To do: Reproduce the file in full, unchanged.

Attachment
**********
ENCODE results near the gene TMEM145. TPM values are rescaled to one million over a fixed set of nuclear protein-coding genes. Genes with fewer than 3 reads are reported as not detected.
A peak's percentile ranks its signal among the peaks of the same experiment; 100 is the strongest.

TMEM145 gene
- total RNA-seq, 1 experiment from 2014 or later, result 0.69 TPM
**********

ENCODE results near the gene TMEM145. TPM values are rescaled to one million over a fixed set of nuclear protein-coding genes. Genes with fewer than 3 reads are reported as not detected.
A peak's percentile ranks its signal among the peaks of the same experiment; 100 is the strongest.

TMEM145 gene
- total RNA-seq, 1 experiment from 2014 or later, result 0.69 TPM